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I've been toying with vagrant lately, and it really rocks. You should definitly give it a try. If you're only looking for some resources to get started with it, go there:

What is Vagrant

"Vagrant is a tool for building and distributing virtualized development environments." This sentence summarizes perfectly the project.

The idea is to use Chef on top of VirtualBox to deploy a VM like you would deploy a server in your production environment.

I won't go into the details to describe Chef and VirtualBox, but here is a quick reminder. Chef is a framework to deploy infrastructures. It's written in ruby, it uses cookbooks to describe how to deploy stuff, and VirtualBox is a virtualization software from Oracle.

A little disclaimer. I don't use Chef outside from vagrant, so I may say/do some stupid things. The aim of this tutorial is not about writing a recipe for Chef, but to show what you can do thanks to Chef. So don't hesitate to correct me in the comments if I'm doing some utterly stupid things.

The basic

To install vagrant, you'll need ruby and virtualbox. You have the basic instructions detailed here. This will explain how to install vagrant and how to fetch a base image.

Creating a first project

You'll probably want to start creating a new project now. For this tutorial, I'll create an image for presque.

mkdir presque
vagrant init

This will create a new image for your project, and create a new file in your directory: Vagrantfile. Modify this file to make it look like this: do |config| = "base"
  config.vm.provisioner = :chef_solo
  config.chef.cookbooks_path = "cookbooks"
  config.vm.forward_port("web", 5000, 8080)

These instructions will:

  • tell vagrant to use the image named base (a lucid32 image by default)
  • use chef in solo mode
  • the recipes will be in a directory named cookbooks
  • the main recipe will be named vagrant_main
  • forward local HTTP port 4000 to 5000 on the VM

My recipes

Now we need to create or use some recipes. First we create our cookbooks directory:

mkdir cookbooks
mkdir -p cookbooks/vagrant_main/recipes

We need to add some cookbooks. You will find them on GitHub. Copy the following cookbooks inside the cookbooks repository:

  • apt: instructions on how to use apt
  • ubuntu: this one manages the sources and executes apt-get update
  • build-essential: installs the build-essential package
  • git: installs git
  • perl: configures CPAN
  • runit: will be used to monitor redis and our web application

Edit vagrant_main/recipes/default.rb to add them:

require_recipe "ubuntu"
require_recipe "git"
require_recipe "perl"
require_recipe "redis"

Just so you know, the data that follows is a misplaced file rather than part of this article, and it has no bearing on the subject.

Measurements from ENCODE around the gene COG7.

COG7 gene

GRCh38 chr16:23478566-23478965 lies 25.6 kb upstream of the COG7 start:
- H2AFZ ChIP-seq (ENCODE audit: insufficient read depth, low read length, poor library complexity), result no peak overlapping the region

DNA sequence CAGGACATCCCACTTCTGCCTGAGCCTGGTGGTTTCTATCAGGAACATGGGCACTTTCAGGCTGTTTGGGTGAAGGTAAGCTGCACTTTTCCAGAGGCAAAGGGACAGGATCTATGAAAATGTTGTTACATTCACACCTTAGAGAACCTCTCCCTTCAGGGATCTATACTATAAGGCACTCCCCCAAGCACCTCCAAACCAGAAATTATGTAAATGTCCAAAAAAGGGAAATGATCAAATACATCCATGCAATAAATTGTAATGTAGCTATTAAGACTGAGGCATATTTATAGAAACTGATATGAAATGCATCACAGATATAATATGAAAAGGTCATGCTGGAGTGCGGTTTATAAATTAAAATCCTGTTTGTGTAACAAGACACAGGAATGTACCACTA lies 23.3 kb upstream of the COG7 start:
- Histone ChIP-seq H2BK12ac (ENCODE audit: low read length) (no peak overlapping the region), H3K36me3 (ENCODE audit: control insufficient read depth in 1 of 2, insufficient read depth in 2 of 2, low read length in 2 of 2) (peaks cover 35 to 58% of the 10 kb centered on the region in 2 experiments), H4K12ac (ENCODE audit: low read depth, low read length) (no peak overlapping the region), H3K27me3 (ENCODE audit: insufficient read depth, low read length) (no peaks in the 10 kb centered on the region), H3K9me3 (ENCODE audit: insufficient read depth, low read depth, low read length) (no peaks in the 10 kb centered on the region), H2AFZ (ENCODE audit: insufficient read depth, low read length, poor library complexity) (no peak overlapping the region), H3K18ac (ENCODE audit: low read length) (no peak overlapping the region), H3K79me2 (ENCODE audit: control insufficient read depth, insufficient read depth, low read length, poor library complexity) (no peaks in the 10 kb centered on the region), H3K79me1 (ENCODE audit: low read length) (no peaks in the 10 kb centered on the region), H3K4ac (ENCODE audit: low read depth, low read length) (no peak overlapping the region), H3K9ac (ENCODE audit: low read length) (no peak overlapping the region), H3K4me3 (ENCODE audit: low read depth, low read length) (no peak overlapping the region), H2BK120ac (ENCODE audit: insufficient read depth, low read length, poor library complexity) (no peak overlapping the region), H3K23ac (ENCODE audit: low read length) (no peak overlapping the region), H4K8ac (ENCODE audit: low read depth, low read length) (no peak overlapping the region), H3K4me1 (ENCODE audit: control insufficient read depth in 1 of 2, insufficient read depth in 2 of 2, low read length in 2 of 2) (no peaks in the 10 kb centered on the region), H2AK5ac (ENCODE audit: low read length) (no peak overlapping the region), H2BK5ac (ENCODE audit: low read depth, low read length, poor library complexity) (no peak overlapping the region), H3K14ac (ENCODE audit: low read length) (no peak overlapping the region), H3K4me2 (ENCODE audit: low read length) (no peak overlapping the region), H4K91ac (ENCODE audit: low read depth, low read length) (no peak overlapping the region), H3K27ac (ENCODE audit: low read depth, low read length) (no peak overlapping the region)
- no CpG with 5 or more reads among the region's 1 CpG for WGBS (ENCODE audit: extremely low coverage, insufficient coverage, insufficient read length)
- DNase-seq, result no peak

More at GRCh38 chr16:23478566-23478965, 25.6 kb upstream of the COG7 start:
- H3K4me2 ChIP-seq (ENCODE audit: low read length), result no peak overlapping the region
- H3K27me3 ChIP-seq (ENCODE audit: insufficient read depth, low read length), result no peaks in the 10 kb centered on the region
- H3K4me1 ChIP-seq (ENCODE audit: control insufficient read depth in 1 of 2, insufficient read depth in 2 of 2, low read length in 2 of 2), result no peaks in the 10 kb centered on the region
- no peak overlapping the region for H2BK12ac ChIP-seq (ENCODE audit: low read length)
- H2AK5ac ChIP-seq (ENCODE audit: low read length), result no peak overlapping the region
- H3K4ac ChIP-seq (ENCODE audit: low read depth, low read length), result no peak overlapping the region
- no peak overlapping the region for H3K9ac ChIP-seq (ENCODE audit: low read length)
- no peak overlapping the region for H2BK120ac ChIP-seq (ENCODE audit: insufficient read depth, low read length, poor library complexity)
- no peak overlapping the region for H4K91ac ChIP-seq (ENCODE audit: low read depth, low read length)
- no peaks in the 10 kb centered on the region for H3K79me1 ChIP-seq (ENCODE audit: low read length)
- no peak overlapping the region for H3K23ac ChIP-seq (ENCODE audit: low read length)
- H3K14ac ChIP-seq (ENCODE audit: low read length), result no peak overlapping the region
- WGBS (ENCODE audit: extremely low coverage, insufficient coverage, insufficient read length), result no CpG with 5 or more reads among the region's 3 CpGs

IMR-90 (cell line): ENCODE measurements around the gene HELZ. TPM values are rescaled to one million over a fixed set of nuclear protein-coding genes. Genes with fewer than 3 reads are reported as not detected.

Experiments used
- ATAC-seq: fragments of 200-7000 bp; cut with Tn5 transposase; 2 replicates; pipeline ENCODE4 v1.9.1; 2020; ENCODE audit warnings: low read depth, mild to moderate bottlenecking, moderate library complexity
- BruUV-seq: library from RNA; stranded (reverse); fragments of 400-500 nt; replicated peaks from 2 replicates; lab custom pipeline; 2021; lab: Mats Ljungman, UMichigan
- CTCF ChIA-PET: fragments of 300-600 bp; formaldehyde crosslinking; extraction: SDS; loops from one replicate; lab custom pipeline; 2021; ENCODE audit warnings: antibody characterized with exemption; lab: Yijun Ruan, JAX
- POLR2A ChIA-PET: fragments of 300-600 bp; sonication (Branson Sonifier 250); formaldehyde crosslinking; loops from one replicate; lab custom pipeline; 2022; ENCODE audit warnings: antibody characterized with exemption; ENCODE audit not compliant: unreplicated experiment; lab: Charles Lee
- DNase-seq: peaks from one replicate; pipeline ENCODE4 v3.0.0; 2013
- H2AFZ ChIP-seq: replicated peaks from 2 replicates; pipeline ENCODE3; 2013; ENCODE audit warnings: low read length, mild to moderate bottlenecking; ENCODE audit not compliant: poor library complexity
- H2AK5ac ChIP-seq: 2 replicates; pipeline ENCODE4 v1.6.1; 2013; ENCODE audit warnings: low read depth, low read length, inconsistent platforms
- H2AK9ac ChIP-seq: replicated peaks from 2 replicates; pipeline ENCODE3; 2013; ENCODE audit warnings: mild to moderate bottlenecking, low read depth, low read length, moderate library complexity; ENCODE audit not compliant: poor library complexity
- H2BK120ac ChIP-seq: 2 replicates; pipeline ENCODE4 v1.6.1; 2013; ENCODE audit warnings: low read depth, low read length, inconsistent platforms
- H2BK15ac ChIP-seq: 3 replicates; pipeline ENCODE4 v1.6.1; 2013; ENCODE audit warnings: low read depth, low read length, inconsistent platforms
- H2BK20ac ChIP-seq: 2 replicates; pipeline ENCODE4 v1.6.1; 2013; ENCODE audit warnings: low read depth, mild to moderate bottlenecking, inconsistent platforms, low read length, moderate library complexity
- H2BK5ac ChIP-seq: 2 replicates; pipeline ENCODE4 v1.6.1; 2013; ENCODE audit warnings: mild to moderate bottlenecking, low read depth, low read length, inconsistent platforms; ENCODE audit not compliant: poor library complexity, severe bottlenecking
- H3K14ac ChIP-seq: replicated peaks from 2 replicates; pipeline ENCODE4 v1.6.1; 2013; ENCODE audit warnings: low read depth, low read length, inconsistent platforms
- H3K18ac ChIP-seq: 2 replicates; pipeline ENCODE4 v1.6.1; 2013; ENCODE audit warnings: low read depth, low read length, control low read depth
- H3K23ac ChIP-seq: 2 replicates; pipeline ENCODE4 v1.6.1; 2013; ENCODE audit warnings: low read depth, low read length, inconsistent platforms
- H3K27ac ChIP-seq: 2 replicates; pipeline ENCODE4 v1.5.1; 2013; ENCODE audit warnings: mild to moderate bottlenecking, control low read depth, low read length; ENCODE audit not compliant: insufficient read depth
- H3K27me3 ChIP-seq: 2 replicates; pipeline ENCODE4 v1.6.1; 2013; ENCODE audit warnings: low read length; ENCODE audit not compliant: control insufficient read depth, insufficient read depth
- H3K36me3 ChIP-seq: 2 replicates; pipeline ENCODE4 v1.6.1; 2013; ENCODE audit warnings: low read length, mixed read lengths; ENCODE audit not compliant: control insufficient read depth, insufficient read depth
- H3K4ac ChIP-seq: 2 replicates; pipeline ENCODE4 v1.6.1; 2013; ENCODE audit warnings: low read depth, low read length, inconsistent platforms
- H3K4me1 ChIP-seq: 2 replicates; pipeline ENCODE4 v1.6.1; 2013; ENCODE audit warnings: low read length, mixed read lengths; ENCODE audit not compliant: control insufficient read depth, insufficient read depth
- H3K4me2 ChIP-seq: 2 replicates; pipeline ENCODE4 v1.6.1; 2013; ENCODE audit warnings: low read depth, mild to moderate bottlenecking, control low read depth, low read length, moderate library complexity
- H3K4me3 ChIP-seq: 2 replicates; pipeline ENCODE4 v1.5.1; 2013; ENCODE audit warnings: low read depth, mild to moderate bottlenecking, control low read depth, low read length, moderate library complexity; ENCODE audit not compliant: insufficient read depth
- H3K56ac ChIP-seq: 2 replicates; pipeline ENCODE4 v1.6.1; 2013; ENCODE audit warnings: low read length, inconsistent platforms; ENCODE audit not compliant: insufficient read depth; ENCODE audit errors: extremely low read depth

require_recipe "runit"

If the VM is already started, you can run vagrant provision or vagrant up. This will deploy the previous cookbooks on the VM. When it's done, you can log on the VM with vagrant ssh.

You'll need to additional recipes: one for redis; one for presque. You'll find them on my GitHub account. Copy the two recipes inside your cookbook directory, and execute vagrant provision to install them.

If everything works fine, you should be able to start using presque. Test this:

curl http://localhost:8080/q/foo/
{"error":"no job"}

curl -X POST -H "Content-Type: application/json" -d '{"foo":"bar"}' http://localhost:8080/q/foo/

curl http://localhost:8080/q/foo/

If everything is fine, you can shut down the VM with vagrant halt.

Mounting directories

Instead of pulling from github, you may prefer to mount a local directory on the VM. For this, you'll need to modifiy the Vagrantfile to add this:

config.vm.share_folder "v-code", "/deployment/code", "~/code/perl5"
config.vm.share_folder "v-data", "/deployment/data", "~/code/data"

This will mount your local directories perl5 and data under /deployment/{code,data} on the VM. So now you can edit your files locally and they will be automagically updated on the VM at once.

and now the awesome part

If you're like me, you may end up with the need to have multiple VMs which will talk to each other. Common scenarios are a VM with the website, and another one with the DB, or one VM with a bunch of API webservices and another with Workers who need to interact with the VM. Rejoice, this kind of stuff is also handled by vagrant!

Replace the content of the previous Vagrantfile with this: do |config| = "base"
  config.vm.provisioner = :chef_solo

  config.chef.cookbooks_path = "cookbooks"

  config.vm.define :presque do |presque_config|
    presque_config.vm.forward_port("presque", 80, 8080)
    presque_config.vm.customize do |vm| = "vm_presque"

  config.vm.define :workers do |workers_config|
    workers_config.vm.customize do |vm| = "vm_workers"

In this configuration, we're creating two VMs, presque and workers. You'll need to create two new cookbooks, one for each new VM (vagrant_presque, with the same content as vagrant_main, and vagrant_workers, with only the recipe for ubuntu and the instructions to install curl). Once it's done, boot the two VMs:

vagrant up presque
vagrant up workers

Now let's log on the worker VM

vagrant ssh workers
vagrant@vagrantup:~$ curl
{"error":"no job"}

and voilà.


I've started to use vagrant for all my new personal projects and for most of my stuff at work. I really enjoy using this, as it's easy to create a cookbook or add one, it's easy to setup a multi VM environment, you can share a configuration amongst your coworkers, etc.

If you haven't started yet using a VM for your own projects, you really should give it a try, or use a simple VirtualBox setup. If you want to read more on the subject, these two blog posts may be relevant:

(oh, and BTW, did you notice that Dancer 1.2 is out ?)